Aquapharm, AIMS Sign Research Agreement


EDINBURGH, Scotland—The Scottish marine biotechnology firm, Aquapharm Biodiversity, joined forces with the Australian Institute of Marine Science (AIMS) in a bid to discovery of useful new active ingredients from microorganisms for use in personal care products. Scientists from Aquapharm Biotechnology are to be given exclusive commercial access to a selection of Australian marine microbes in the AIMS Bioresources Library.

"AIMS is among the world's top specialist research institutions, and it has cultivated a sizeable collection of marine microorganisms from Australia's unique marine territory," said Jon Williams, VP Commercial at Aquapharm. "This territory spans an immense 16 million square kilometres, leading to high biodiversity and the potential for novel microbes and their products.

"Aquapharm has signed an agreement with AIMS that grants us exclusive commercial access to a select range of these organisms for testing and development, with the option to conclude an exclusive license agreement for commercialization if they are found to be suitable.

"We are optimistic that this opportunity to screen an even wider variety of micro-organisms from a diverse range of habitats and organisms will complement the efforts made to-date in mining our own collection, and help us to discover some exciting new products which could ultimately find their way into anything from advanced medicines to toiletries, or functional foods and drinks."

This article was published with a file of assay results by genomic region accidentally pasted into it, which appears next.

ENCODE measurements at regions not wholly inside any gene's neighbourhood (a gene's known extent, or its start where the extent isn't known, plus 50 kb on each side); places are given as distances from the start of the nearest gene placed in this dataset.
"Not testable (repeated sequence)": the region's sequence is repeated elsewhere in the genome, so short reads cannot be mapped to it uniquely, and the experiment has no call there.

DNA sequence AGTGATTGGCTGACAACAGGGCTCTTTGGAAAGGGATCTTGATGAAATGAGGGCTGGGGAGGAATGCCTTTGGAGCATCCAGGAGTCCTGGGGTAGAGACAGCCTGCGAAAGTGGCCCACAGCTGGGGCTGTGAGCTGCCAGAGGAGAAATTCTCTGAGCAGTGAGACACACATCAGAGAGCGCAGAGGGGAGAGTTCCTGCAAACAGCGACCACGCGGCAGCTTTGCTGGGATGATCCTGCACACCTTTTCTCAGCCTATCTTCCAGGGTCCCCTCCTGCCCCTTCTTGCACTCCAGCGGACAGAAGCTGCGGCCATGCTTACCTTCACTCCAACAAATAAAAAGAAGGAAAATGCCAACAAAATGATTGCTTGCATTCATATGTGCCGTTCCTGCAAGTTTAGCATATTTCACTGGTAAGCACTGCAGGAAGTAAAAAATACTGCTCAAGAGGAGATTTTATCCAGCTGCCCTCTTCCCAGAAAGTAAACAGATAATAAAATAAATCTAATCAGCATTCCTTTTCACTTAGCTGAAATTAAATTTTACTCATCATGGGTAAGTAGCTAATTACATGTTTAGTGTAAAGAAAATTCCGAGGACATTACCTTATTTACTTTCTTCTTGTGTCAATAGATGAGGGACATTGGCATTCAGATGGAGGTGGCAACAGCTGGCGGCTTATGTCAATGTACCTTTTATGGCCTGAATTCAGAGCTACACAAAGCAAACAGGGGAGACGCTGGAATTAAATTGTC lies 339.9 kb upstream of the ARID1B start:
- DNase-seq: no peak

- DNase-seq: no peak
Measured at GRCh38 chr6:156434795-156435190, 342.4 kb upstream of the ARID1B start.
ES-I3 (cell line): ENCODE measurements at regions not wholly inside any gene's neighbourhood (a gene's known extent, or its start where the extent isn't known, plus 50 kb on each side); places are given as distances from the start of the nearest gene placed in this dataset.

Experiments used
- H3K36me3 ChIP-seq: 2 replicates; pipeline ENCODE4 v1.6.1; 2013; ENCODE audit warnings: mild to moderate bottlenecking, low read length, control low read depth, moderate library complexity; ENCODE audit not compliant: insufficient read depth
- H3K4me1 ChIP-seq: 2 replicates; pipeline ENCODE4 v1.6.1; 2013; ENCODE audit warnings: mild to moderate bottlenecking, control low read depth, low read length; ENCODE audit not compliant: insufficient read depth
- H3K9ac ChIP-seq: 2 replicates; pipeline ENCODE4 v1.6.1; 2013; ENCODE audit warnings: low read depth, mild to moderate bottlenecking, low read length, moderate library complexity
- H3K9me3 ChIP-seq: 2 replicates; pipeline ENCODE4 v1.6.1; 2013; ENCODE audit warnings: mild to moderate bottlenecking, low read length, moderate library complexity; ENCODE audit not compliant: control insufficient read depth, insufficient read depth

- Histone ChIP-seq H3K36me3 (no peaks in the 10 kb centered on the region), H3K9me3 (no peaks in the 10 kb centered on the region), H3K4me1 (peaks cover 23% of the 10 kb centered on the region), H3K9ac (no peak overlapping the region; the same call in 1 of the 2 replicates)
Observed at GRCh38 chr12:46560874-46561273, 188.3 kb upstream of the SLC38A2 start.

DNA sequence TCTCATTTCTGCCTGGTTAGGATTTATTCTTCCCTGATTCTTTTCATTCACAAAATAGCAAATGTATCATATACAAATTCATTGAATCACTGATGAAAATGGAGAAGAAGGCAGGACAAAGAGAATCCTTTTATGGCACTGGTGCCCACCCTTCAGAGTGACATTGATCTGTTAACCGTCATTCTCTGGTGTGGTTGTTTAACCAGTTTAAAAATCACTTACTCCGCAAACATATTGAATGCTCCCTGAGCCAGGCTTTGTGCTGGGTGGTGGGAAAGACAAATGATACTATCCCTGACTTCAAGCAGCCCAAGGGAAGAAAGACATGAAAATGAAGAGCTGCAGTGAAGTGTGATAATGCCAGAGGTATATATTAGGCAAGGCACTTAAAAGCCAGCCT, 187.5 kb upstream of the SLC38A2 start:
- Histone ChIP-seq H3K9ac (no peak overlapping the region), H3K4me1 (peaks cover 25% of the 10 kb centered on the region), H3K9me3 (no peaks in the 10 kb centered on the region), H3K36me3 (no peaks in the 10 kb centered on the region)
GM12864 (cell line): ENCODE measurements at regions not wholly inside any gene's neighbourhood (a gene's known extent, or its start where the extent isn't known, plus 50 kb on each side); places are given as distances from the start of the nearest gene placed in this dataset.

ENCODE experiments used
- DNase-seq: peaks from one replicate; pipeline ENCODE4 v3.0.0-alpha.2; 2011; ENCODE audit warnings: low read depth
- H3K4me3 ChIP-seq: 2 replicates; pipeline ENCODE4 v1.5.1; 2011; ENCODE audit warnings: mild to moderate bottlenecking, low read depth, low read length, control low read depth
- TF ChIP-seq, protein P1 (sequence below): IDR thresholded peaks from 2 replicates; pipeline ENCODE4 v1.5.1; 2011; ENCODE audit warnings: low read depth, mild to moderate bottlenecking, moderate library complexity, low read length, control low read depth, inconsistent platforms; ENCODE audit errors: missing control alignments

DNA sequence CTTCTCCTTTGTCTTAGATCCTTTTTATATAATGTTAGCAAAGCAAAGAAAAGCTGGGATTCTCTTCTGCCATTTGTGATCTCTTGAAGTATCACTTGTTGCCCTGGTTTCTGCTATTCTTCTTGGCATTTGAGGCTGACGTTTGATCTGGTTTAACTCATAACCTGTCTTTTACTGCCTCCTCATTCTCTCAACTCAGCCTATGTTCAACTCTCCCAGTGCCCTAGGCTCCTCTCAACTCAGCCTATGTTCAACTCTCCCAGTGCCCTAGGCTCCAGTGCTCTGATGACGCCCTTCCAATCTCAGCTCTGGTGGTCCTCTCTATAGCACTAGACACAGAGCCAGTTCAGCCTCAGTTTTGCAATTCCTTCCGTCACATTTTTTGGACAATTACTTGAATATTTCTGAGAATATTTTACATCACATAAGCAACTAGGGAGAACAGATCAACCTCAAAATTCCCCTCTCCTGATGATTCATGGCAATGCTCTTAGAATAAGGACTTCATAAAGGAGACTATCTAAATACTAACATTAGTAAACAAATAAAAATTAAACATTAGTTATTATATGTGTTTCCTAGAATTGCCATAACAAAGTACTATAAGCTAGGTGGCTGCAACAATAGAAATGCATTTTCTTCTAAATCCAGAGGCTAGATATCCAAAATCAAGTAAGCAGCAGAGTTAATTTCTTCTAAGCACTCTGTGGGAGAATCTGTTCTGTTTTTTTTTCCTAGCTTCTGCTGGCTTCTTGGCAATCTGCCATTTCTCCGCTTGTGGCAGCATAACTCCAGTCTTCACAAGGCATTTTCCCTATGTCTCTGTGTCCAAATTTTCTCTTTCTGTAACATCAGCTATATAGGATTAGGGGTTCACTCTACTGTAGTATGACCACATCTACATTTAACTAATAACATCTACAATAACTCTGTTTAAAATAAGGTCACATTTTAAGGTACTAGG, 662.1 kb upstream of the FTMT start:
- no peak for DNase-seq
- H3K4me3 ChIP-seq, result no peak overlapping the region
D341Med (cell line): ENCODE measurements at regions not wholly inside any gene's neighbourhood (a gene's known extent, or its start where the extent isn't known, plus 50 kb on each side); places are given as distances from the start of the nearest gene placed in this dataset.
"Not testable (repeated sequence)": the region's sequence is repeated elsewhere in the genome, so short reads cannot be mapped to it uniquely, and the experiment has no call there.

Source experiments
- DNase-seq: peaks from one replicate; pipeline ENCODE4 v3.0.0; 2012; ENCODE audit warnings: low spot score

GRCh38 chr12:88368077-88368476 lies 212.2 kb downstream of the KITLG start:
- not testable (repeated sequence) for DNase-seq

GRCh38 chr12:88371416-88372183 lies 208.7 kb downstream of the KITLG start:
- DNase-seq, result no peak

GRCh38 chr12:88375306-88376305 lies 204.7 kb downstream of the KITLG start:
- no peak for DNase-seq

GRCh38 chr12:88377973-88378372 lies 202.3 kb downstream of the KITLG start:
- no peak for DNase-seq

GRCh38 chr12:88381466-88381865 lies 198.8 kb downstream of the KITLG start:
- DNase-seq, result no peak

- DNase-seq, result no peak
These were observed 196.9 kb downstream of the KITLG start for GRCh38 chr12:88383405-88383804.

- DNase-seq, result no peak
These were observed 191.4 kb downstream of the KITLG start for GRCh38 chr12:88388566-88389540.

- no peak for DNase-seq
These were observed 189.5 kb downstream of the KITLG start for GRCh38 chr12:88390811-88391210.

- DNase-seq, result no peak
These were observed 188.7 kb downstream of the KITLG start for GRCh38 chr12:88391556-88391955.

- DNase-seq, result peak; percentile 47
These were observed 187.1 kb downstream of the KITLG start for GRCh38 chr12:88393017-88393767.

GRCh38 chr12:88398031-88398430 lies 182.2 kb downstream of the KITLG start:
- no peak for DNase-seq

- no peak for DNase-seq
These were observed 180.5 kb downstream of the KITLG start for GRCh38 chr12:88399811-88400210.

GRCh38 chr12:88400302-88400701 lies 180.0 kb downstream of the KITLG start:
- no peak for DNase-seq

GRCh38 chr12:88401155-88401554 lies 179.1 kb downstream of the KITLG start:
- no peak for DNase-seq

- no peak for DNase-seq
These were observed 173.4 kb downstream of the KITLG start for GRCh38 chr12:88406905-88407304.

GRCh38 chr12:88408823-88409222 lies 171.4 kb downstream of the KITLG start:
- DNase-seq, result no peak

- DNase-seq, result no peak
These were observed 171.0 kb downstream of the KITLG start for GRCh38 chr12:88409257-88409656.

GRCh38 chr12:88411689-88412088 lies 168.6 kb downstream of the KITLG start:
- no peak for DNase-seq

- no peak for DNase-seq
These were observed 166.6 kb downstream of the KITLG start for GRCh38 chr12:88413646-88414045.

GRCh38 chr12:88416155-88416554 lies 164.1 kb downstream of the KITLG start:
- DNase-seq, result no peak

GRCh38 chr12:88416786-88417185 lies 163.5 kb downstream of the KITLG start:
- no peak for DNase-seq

Under the terms of this deal, Aquapharm will invest its specialist expertise to culture and screen a range of these microbes. If the Scottish firm finds an extract amongst these which it believes can be used in commercial products, it may negotiate a royalty fee to AIMS in exchange for commercialization rights.

"The signing of this agreement is recognition not only of Aquapharm's research and development capabilities, but also the immense opportunity presented by Australian marine microbial biodiversity," Williams added. "Our ability to commercialise suitable compounds within the right markets is a win-win situation that will allow us to tap into AIMS' superb resources, whilst helping AIMS to further realise the potential of its Bioresources Library."

Libby Evans-Illidge, manager of AIMS Bioresources Library, said: "AIMS is tasked with supporting the sustainable development of Australia's marine environment and has spent more than 25 years building up a collection of tens of thousands of samples representative of Australia's immense marine biodiversity at more than 1,600 sites. By facilitating access to the Bioresources Library, its vast diversity of natural molecules and attributes can be probed for those with the potential to be commercialised and generate benefits for Australia.

"We welcome the partnership with Aquapharm and look forward to the discovery and development of new and commercially viable products."